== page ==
For example, healing is a big part of CS. Extraction of illnesses and soul retrieval are particularly popular. There’s nothing wrong with that, of course; I believe that the spiritual level of our health is sorely neglected in modern medicine, though the interconnection among multiple levels of being are becoming more recognized in Western medicine. However, healing is just one function of shamans, and given that Western medicine can be useful (particularly preventative medicine as opposed to “Let’s throw a pill at it!”) in my opinion it behooves the modern shaman to branch out somewhat.
Most people don’t hunt for their food. So the need to find game, to appease a certain deity or spirit enough to receive game the entity guards, is mostly obsolete. However, those deities and spirits still exist. My work with the food totems is an example of that. There are still spirits who are angry about the treatment of food animals, whether domestic or wild. I seek their aid in improving the situation, as well as attempting to placate them so they’ll hopefully be more willing to give me that aid.
Additionally, most people today would be appalled at the idea of using shamanism to harm others. Yet that’s exactly what happened/happens in indigenous shamanisms worldwide. Rival shamans would attack both each other and their rivals’ communities; magical warfare was/is an everyday occurrence in many of these cultures. While some may attempt to explain away the phenomenon in lieu of nicer, prettier practices, the fact remains that not every culture has the same morals as modern America and other postindustrial cultures where CS is most common.
And this brings me back to the concept of culture. CS is not devoid of culture. Rather, it is primarily mainstream American, with subcultural influences from the New Age community, and the neopagan community to a somewhat smaller extent. While CS acknowledges the existence of cultural appropriation, by implying that indigenous peoples have “culture” while modern Americans do not, not only does it degrade the inherent and vibrant spirituality that can be found in modern America and other postindustrial societies, but it also, very subtly, attaches the “exotic” label to indigenous cultures. It characterizes non-Americans as the “Other”, by implying that they have a certain quality that Americans do not. By denying that Americans have culture, “culture” becomes an exotic trait, something that disillusioned Americans (and others) may try to seek–and have sought, by stereotyping indigenous cultures as being more “spiritual”, closer to the Earth, etc. CS practitioners who separate themselves from American culture still ally themselves with the “Other”, even if they claim they aren’t appropriating any culture-specific trapping. Many people who are attracted to CS probably aren’t attracted to it because it came out of the head of a white guy with a doctorate. They’re more likely going after it because they seek something Other, something exotic, but without the guilt of blatant cultural appropriation. They may not necessarily be taking obvious pieces of cultures other than their own, but they’re still engaged in a form of appropriation by seeking the “wisdom” of other cultures while denying their own. This does, despite the claims of many, result in a lot of cultural appropriation among modern CS practitioners and those influenced by them–not all, of course, but enough to make CS disliked among many traditional cultures who classify it as “plastic shamanism”.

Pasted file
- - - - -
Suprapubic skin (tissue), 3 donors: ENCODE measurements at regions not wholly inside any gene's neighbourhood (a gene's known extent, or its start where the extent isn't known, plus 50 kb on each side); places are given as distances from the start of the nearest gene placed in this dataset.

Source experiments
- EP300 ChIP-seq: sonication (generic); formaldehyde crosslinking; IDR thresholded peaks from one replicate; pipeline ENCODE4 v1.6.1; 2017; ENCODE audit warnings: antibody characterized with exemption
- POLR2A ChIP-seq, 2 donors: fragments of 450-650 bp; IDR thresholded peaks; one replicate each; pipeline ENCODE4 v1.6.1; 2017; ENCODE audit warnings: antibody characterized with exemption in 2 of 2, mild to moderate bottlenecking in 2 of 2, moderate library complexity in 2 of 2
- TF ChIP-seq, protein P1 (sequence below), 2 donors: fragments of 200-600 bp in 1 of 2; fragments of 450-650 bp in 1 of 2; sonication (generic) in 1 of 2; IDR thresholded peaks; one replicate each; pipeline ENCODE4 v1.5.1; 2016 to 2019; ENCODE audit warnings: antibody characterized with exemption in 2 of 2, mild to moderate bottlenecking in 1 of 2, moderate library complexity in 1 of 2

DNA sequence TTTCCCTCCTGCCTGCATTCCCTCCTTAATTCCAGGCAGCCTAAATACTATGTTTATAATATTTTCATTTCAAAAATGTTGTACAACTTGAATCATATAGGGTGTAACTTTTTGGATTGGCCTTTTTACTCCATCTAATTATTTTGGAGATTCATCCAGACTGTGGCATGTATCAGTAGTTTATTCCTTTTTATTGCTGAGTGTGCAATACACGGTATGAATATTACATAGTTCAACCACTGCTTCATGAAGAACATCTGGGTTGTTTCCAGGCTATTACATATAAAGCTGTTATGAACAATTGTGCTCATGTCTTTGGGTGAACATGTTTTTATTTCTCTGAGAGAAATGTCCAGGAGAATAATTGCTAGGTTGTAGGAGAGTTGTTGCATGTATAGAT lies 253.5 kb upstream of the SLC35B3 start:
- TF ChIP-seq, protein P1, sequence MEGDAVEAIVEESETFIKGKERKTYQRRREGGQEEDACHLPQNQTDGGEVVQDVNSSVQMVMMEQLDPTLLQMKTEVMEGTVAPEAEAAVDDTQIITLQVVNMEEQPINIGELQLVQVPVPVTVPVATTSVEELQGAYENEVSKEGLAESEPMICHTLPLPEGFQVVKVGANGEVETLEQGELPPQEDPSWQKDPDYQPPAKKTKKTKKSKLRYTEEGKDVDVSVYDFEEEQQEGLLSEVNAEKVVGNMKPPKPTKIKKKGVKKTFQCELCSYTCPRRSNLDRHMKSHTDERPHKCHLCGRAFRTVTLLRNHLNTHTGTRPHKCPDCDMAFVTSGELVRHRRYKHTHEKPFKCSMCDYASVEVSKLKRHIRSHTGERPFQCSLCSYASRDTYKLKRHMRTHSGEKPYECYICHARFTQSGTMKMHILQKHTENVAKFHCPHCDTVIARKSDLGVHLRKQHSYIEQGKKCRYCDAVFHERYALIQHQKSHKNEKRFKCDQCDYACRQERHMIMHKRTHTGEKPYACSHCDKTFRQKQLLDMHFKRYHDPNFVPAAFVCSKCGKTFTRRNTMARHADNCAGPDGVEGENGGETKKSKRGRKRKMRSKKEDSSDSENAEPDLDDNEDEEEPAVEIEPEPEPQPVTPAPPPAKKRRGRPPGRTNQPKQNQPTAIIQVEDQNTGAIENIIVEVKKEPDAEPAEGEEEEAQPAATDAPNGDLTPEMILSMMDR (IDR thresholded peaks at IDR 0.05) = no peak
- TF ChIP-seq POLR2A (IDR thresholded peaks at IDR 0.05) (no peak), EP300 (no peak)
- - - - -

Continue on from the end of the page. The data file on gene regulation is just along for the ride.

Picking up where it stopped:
The idea that shamanism can have all cultural trappings erased is a lie. Cosmology is central to shamanism, and it is culture-specific. Without cosmology, the shaman doesn’t have any context for hir experiences or practices. In reading about motifs such as the Upper World/Lower World dichotomy, power animals, and other common things that are treated as “near-universal” by CS, I find it increasingly apparent that in order to truly understand the function and the importance of these motifs, one must be aware of the cultural contexts that birthed them, and why they are important to those peoples. CS, if left to its own devices, offers none of this context. On its own, it is insufficient to give proper context to the practices it has drawn from cultures other than the one that birthed it. In order to make up for this deficiency, CS must be coupled with study of indigenous forms of shamanism–and I don’t just mean the likes of Carlos Castaneda. Otherwise it’s like messing around with Gematria without having any understanding of the context (from several cultures) that Qabalah was developed within. It’s not enough to know that something is important; one must know why it is important and what makes it so.